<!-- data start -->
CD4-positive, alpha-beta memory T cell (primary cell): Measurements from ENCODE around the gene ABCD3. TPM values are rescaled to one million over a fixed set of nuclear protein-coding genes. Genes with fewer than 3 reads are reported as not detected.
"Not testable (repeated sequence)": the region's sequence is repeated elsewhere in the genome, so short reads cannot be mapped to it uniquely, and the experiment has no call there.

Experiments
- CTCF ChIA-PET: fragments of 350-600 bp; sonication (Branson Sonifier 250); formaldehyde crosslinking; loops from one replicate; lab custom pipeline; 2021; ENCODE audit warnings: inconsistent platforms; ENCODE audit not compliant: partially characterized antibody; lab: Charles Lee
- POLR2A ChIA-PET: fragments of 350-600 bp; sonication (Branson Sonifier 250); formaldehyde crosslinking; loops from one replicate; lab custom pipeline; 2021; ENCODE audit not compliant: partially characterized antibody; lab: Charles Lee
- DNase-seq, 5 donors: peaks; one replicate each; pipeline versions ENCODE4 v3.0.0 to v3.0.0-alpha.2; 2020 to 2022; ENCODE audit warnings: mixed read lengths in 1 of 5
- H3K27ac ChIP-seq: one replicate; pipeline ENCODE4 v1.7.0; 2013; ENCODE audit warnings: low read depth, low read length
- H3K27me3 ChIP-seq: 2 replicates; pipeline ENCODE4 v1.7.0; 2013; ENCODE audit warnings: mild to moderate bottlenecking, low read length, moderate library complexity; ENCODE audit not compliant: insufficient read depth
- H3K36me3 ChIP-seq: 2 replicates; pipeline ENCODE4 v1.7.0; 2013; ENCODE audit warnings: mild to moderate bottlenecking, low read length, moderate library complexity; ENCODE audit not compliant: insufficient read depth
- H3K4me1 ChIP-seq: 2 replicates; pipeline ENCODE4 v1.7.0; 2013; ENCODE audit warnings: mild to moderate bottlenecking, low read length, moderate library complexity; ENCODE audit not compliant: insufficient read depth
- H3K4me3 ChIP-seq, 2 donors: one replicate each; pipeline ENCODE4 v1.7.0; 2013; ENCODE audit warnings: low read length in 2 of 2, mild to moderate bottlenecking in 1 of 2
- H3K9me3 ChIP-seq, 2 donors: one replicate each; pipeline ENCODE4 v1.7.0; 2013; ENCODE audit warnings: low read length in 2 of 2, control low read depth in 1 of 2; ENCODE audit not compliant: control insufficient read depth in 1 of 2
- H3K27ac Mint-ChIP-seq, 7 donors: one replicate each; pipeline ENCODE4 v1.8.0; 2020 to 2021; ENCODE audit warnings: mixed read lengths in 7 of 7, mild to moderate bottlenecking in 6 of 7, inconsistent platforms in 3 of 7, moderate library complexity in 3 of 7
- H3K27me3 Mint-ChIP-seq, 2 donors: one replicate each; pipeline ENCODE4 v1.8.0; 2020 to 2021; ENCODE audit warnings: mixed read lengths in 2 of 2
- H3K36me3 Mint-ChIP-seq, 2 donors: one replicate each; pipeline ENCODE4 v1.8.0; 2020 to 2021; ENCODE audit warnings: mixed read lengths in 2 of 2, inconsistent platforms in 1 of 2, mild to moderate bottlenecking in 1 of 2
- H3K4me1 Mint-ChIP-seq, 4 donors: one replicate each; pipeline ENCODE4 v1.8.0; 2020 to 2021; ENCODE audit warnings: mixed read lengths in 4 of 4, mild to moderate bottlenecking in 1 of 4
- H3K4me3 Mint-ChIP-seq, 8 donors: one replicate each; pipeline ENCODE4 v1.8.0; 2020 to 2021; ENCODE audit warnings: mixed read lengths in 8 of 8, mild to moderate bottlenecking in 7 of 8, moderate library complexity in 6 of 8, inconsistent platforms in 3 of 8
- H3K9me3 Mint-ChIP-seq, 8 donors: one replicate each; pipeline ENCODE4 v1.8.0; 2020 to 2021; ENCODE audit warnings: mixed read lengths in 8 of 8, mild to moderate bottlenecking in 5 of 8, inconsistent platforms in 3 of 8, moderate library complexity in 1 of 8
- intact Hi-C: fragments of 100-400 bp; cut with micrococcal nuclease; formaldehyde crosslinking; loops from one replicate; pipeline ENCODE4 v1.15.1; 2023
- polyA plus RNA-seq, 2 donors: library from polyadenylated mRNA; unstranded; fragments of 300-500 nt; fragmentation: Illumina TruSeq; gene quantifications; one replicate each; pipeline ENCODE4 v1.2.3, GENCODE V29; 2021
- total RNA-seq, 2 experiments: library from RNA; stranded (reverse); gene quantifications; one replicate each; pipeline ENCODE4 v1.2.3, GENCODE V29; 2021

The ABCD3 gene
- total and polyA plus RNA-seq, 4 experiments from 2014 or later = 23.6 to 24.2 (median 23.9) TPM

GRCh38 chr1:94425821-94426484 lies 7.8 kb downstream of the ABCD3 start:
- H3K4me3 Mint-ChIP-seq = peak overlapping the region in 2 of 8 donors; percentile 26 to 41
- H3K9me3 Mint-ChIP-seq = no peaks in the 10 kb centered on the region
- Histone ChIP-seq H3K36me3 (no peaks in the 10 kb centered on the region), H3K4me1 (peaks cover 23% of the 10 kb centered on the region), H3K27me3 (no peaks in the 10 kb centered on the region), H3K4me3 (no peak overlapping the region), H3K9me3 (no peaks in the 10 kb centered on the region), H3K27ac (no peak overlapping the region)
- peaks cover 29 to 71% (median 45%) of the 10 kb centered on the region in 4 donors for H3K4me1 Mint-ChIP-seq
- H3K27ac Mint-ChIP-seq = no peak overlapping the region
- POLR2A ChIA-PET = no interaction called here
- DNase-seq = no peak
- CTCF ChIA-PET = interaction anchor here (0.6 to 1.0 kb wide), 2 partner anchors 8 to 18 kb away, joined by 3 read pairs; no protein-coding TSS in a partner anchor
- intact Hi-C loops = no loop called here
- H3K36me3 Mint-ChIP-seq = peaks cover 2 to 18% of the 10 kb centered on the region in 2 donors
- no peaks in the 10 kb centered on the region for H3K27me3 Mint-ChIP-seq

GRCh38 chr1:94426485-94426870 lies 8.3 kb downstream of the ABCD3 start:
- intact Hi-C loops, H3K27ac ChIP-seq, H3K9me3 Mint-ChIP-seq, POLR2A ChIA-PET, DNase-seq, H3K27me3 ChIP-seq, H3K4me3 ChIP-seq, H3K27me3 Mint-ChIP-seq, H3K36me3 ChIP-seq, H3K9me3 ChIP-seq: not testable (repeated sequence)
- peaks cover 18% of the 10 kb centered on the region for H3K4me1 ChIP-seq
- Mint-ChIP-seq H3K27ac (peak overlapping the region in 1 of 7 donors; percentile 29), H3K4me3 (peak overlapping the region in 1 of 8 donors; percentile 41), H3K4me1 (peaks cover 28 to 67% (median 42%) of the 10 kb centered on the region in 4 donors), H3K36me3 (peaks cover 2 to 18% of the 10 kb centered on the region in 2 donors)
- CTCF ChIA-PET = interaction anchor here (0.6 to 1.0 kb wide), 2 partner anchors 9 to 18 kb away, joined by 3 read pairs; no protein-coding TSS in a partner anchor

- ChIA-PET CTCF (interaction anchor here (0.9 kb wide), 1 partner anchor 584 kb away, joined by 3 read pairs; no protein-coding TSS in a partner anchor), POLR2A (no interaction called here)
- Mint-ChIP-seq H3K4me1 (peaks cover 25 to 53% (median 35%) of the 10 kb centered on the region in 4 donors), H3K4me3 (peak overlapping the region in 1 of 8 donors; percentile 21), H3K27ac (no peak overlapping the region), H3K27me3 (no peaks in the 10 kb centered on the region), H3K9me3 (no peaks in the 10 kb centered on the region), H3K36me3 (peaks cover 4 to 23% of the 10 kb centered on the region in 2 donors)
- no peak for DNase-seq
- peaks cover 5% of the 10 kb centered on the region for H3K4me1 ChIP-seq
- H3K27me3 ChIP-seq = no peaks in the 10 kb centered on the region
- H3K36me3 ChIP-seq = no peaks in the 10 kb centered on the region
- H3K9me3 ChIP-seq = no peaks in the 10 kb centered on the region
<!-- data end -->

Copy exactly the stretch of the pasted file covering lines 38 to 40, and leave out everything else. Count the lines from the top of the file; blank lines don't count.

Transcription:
- peaks cover 18% of the 10 kb centered on the region for H3K4me1 ChIP-seq
- Mint-ChIP-seq H3K27ac (peak overlapping the region in 1 of 7 donors; percentile 29), H3K4me3 (peak overlapping the region in 1 of 8 donors; percentile 41), H3K4me1 (peaks cover 28 to 67% (median 42%) of the 10 kb centered on the region in 4 donors), H3K36me3 (peaks cover 2 to 18% of the 10 kb centered on the region in 2 donors)
- CTCF ChIA-PET = interaction anchor here (0.6 to 1.0 kb wide), 2 partner anchors 9 to 18 kb away, joined by 3 read pairs; no protein-coding TSS in a partner anchor